Gender differences in the age-stratified prevalence of risk factors in Korean ischemic stroke patients: a nationwide stroke registry-based cross-sectional study

Title
Gender differences in the age-stratified prevalence of risk factors in Korean ischemic stroke patients: a nationwide stroke registry-based cross-sectional study
Author(s)
이준Tai Hwan Park[Tai Hwan Park]Youngchai Ko[Youngchai Ko]Soo Joo Lee[Soo Joo Lee]Kyung Bok Lee[Kyung Bok Lee]Moon-Ku Han[Moon-Ku Han]Jong-Moo Park[Jong-Moo Park]Dong-Eog Kim[Dong-Eog Kim]Yong-Jin Cho[Yong-Jin Cho]Keun-Sik Hong[Keun-Sik Hong]Hee-Joon Bae[Hee-Joon Bae]
Keywords
SEX-DIFFERENCES; CARDIOVASCULAR-DISEASE; HEART-DISEASE; CLINICAL PRESENTATION; ATRIAL-FIBRILLATION; BLOOD-PRESSURE; WOMEN; OUTCOMES; CARE; EPIDEMIOLOGY
Issue Date
201408
Publisher
WILEY-BLACKWELL
Citation
INTERNATIONAL JOURNAL OF STROKE, v.9, no.6, pp.759 - 765
Abstract
Background Although ethnic or cultural differences affect prevalence of cardiovascular risk factors, limited information is available about the age-and gender-stratified prevalence of the risk factors in Asian stroke population. Aims and hypothesis We assessed gender-and age-stratified prevalences of major risk factors in Korean stroke patients, and assumed that the gender differences are attenuated by adjustment with lifestyle factors. Methods Using the nationwide hospital-based stroke registry, we identified 9417 ischemic stroke patients admitted between April 2008 and January 2011. Prevalence of hypertension, diabetes, hyperlipidemia, atrial fibrillation, prior stroke, and coronary heart disease was assessed in both genders by age groups. We analyzed gender differences of the prevalence among the age groups by calculating prevalence ratio, and further explored the influence of lifestyle factors on the gender difference in multivariable analyses. Results Hypertension and hyperlipidemia were more common in men until middle age, but after that more common in women, whereas diabetes was more common in women after 65 years of age. Atrial fibrillation increased steadily with age in both genders but was more common in women through all age groups. Prior stroke and coronary heart disease showed inconsistent gender differences. Gender differences in hypertension and diabetes among the age groups were attenuated by adjustment with accompanying risk factors including lifestyle factors. Conclusion Korean women with stroke had more hypertension and hyperlipidemia after middle age, more diabetes after 65 years, and more atrial fibrillation throughout all ages. Strategies to control risk factors in women at risk for stroke are eagerly needed.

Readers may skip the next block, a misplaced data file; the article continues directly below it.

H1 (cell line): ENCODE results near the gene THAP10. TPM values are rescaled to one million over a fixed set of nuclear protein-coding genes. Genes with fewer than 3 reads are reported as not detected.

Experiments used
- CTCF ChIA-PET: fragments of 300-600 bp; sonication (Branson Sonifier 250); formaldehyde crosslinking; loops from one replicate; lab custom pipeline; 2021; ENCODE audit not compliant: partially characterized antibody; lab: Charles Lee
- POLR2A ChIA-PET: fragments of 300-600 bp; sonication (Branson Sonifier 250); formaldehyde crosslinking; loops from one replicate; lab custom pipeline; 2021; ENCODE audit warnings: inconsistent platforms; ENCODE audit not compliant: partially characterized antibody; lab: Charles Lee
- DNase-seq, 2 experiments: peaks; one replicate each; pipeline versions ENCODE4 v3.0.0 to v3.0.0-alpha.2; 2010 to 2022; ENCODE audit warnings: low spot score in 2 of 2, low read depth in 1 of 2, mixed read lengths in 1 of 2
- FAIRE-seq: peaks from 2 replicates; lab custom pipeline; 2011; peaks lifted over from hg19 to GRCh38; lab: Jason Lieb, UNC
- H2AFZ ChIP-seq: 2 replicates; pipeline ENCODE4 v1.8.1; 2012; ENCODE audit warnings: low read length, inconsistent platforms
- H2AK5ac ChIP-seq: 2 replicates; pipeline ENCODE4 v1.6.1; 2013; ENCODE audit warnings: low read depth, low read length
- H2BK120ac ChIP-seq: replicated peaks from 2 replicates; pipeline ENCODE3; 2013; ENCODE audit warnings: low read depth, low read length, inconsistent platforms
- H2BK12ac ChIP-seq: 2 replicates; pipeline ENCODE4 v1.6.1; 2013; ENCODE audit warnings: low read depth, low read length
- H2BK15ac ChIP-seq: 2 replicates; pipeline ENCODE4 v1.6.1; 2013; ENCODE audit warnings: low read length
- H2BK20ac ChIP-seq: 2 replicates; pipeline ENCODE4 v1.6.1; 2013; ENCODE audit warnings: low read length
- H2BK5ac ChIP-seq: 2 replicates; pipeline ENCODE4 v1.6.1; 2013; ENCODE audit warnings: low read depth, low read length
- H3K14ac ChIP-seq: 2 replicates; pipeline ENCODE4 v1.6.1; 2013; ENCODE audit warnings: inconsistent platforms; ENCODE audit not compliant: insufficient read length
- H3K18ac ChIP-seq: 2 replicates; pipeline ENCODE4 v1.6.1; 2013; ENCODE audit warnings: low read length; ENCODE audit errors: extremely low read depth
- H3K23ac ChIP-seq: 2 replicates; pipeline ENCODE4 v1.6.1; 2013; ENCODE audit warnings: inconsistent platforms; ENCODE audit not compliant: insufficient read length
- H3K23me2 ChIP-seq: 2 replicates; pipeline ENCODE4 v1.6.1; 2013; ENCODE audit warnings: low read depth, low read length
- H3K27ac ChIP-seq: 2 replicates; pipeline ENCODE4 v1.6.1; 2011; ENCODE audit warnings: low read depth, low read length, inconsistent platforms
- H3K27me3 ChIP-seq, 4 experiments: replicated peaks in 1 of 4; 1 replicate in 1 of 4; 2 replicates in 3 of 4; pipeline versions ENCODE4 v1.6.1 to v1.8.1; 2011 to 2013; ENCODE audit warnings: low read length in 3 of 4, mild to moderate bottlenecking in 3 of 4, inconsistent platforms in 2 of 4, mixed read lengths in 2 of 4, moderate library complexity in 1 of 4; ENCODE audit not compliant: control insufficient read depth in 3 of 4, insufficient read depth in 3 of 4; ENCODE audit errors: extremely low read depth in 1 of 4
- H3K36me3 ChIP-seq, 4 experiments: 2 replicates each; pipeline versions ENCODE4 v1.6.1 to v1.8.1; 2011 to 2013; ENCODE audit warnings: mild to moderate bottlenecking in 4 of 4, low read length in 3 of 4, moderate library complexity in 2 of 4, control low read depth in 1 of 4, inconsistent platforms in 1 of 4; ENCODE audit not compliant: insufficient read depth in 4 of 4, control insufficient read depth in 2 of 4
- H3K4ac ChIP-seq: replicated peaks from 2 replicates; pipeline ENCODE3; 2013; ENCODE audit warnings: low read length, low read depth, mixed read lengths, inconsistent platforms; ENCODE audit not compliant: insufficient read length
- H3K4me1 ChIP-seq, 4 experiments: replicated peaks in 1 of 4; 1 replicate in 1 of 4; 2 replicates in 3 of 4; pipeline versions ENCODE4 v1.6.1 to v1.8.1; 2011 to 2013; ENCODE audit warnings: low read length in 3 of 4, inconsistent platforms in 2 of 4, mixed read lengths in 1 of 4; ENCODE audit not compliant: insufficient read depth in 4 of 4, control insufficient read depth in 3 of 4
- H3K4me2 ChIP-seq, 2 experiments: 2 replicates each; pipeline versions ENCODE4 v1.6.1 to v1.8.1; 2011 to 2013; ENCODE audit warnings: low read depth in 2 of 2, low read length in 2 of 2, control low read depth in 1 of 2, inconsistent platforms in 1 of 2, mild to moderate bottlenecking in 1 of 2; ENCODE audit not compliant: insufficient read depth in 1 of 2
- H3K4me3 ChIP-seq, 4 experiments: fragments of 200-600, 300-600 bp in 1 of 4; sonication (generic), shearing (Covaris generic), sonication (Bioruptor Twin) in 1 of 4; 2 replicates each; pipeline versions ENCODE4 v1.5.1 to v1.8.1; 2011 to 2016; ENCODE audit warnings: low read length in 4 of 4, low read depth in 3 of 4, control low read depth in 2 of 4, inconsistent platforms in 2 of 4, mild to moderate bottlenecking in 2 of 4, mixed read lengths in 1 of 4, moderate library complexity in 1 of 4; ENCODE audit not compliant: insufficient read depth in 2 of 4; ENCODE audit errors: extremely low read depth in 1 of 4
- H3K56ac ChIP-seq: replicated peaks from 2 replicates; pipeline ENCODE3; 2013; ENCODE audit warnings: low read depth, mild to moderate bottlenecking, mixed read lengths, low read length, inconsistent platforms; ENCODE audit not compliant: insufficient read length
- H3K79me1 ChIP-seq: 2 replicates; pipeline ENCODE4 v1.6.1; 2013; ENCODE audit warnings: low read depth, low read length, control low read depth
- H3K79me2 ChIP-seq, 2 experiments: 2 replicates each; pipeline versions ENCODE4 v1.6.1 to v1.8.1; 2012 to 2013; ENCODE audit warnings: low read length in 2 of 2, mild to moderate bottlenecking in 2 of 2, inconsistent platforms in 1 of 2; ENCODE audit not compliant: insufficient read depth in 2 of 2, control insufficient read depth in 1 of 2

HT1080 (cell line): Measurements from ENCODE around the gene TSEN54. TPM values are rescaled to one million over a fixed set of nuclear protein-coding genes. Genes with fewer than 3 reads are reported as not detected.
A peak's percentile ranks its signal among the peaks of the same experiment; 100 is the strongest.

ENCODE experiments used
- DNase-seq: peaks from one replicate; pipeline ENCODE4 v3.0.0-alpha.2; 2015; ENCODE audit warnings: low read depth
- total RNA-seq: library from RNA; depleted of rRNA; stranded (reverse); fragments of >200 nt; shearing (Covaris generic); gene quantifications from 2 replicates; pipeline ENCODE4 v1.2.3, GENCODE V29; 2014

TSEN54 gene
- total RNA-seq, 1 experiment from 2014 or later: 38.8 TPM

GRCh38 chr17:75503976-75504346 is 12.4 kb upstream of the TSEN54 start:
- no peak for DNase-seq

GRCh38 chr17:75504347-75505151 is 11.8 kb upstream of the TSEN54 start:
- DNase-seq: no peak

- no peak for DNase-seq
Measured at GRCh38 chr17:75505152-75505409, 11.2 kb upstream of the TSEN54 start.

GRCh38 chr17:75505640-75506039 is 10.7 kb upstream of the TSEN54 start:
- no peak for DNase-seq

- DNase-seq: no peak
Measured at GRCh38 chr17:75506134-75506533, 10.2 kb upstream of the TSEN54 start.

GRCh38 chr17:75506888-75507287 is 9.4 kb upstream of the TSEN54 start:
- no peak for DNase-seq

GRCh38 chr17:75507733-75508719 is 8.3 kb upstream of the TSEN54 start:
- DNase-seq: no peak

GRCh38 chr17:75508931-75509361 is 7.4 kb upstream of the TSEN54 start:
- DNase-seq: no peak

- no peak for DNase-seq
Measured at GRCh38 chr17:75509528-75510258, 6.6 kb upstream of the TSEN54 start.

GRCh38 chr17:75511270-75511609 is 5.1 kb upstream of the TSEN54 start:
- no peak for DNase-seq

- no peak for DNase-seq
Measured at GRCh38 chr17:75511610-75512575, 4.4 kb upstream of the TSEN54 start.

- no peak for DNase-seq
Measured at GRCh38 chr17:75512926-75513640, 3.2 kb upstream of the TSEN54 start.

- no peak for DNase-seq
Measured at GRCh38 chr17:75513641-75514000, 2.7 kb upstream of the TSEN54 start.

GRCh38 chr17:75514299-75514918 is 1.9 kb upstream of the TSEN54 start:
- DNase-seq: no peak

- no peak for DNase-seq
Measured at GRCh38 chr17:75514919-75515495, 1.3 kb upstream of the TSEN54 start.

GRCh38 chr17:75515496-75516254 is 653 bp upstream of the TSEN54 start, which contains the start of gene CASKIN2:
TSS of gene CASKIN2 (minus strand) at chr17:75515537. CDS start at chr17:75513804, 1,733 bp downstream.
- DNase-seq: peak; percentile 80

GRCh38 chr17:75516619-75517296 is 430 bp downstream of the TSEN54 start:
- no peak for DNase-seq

URI
http://hdl.handle.net/YU.REPOSITORY/31171http://dx.doi.org/10.1111/ijs.12146
ISSN
1747-4930
Appears in Collections:
의과대학 > 신경과학교실 > Articles
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